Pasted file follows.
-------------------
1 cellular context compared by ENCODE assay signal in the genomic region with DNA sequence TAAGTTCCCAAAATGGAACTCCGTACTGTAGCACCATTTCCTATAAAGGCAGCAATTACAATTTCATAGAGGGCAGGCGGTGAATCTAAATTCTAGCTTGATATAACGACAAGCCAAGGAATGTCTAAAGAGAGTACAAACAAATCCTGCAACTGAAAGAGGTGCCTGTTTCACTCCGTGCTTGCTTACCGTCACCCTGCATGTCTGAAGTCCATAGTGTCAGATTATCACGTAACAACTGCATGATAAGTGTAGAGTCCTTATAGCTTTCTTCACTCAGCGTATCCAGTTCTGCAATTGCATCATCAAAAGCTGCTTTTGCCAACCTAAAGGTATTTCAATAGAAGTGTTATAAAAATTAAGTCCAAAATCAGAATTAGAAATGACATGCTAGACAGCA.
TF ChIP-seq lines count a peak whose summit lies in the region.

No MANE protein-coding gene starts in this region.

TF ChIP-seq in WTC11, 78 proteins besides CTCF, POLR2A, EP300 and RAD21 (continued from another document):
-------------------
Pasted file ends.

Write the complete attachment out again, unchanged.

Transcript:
1 cellular context compared by ENCODE assay signal in the genomic region with DNA sequence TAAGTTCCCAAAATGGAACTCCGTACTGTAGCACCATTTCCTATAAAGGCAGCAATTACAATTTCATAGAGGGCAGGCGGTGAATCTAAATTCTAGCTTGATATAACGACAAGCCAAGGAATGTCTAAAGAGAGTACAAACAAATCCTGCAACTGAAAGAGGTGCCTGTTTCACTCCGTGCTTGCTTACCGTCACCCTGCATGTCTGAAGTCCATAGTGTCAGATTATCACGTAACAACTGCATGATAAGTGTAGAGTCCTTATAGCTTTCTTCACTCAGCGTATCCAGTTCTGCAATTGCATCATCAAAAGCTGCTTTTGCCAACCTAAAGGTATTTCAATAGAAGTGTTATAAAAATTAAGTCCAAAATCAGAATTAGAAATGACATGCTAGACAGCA.
TF ChIP-seq lines count a peak whose summit lies in the region.

No MANE protein-coding gene starts in this region.

TF ChIP-seq in WTC11, 78 proteins besides CTCF, POLR2A, EP300 and RAD21 (continued from another document):